It wasn’t what I wanted to hear … but I had to accept that Mark could be right. He had clearly identified a major imbalance which has continued to worsen over the last few years, and now we are just waiting for the next shoe to drop.
Four years later, Chinese production is slowing in the shadow of a massive credit bubble and in the face of aggressive reforms.
Disappointing investment returns are revealing broad-based capital misallocation; property prices are cooling (relative to other countries); and commodity stockpiles are mounting.
With China’s new policy of allowing defaults (historically, China’s default rate has been 0%), there is a real risk that follow-on events could spin out of control, raising nonperforming loan ratios and sparking a panic as bank capital is significantly eroded.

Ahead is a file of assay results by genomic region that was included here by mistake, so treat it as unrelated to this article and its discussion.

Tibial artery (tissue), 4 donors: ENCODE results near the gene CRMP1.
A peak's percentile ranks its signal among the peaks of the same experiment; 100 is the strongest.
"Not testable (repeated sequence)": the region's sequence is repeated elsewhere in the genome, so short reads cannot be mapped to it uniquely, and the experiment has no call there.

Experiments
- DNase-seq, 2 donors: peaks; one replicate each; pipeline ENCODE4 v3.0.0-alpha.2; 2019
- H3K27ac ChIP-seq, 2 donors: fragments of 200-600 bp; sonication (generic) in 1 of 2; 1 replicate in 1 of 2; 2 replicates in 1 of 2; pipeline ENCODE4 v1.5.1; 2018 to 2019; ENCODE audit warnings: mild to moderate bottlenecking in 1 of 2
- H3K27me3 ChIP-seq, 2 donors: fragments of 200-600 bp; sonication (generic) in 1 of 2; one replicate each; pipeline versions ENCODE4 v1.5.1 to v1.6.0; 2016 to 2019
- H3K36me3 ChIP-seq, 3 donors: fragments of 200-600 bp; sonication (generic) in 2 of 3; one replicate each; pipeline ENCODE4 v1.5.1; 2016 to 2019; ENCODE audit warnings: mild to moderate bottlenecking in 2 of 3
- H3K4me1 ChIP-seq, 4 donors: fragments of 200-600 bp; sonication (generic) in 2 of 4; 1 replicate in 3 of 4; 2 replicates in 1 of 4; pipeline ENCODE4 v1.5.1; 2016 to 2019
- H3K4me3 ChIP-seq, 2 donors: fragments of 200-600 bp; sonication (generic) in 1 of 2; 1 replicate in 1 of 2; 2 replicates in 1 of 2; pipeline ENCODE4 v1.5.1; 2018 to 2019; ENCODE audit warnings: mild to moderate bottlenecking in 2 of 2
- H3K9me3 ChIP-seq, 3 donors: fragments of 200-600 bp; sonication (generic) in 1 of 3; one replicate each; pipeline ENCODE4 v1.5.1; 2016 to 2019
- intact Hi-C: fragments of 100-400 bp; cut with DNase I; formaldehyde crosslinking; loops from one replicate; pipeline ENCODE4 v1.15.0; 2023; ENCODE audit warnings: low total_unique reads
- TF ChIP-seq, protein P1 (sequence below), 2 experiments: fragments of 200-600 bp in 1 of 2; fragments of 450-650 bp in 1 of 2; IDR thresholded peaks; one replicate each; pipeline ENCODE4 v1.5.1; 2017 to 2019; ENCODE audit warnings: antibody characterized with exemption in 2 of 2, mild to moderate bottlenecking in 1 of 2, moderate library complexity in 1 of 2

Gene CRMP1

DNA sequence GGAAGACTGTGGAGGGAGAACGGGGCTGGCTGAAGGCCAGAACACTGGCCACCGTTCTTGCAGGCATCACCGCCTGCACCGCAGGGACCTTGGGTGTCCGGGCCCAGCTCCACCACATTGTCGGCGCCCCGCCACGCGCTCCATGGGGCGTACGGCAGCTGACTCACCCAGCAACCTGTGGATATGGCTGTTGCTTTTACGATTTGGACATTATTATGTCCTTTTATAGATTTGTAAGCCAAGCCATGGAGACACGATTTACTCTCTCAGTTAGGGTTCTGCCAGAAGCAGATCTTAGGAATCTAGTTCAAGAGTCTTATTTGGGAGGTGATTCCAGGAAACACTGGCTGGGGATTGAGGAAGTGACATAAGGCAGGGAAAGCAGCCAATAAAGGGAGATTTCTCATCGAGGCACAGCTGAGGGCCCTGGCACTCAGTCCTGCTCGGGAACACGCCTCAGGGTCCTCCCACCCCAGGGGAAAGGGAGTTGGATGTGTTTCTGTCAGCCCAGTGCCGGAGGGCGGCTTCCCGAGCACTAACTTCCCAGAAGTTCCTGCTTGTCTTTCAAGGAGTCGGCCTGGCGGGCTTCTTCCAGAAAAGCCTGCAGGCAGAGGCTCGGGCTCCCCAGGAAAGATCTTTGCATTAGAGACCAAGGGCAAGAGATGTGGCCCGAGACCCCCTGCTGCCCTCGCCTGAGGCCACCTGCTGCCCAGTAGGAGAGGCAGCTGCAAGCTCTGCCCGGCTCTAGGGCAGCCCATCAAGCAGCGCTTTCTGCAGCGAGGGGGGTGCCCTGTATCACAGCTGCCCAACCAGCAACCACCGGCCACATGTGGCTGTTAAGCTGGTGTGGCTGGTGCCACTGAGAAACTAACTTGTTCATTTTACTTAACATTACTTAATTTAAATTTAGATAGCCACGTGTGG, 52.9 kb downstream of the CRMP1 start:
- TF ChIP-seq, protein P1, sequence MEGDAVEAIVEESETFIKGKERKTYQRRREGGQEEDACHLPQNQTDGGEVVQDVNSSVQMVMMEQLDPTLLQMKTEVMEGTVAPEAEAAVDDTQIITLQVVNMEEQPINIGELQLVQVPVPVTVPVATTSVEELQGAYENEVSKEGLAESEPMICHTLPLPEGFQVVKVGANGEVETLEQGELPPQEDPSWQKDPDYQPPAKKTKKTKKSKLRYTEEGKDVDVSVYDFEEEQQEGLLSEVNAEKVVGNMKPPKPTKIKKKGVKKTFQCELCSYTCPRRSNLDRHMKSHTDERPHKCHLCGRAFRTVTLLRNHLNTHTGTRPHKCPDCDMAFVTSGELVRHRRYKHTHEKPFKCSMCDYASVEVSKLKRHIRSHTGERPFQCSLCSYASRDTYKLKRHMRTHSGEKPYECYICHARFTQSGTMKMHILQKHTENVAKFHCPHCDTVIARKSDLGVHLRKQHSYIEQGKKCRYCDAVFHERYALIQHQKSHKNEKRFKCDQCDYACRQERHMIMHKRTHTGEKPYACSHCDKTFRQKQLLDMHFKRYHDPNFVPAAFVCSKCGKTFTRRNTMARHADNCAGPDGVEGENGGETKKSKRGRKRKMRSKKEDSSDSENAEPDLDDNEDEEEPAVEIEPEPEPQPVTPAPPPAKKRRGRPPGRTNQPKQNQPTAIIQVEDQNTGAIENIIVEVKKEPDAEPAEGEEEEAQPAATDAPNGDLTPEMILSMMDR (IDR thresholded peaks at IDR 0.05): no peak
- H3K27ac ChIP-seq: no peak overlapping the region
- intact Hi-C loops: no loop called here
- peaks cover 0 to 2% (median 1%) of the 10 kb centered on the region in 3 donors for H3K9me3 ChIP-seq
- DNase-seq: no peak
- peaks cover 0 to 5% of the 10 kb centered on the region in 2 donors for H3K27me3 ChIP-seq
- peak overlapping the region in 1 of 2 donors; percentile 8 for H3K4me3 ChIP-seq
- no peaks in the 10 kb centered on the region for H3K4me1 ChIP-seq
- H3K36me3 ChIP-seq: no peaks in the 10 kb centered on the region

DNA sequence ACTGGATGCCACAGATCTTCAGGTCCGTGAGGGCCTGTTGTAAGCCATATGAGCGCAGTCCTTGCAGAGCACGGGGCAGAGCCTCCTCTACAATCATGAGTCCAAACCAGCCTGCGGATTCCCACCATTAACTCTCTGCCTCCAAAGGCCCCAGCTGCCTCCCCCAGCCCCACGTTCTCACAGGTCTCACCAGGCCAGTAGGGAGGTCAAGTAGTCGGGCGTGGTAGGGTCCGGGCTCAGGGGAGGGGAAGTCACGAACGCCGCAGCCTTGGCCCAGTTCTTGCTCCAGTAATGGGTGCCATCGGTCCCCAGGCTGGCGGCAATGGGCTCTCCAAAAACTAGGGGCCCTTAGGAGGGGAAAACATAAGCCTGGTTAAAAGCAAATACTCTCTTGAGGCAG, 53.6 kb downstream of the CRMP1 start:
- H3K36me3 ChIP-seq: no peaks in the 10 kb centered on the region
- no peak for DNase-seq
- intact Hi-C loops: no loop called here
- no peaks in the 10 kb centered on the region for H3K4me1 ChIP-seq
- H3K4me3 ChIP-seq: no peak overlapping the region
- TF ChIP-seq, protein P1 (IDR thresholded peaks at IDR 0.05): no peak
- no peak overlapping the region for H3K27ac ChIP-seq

In the meantime, the renminbi is trading down, most likely due to an intentional effort by the People’s Bank of China to aid in the slow unwinding of leveraged trade finance.
Now the signs of a Chinese slowdown (and thus a global one, as the world is geared to 8% Chinese growth) are clear, and people around the world are meeting uncertainty with emotion. With that in mind, let’s dig into the data that really matters and try to get to the heart of China’s dilemma.
China’s Minsky Moment?
“China is like an elephant riding a bicycle. If it slows down, it could fall off, and then the earth might quake.” – James Kynge, China Shakes the World
After 30 years of sustained economic growth topping 8% and a successful bank cleanup in 2000, the People’s Republic was well on its way to blowing through the “middle income trap” and transitioning to a more advanced consumption-based economy. But then in 2008 the banking crisis in the United States abruptly ushered in a painful era of balance sheet repair across the developed world and delivered a demand shock to emerging markets. Rather than allow the Chinese economy to fall into recession at such an inconvenient time, the Party leadership sprang into action to stimulate demand with its largest fiscal deficit in more than 60 years and to mobilize bank lending with historically low interest rates and enormous liquidity injections.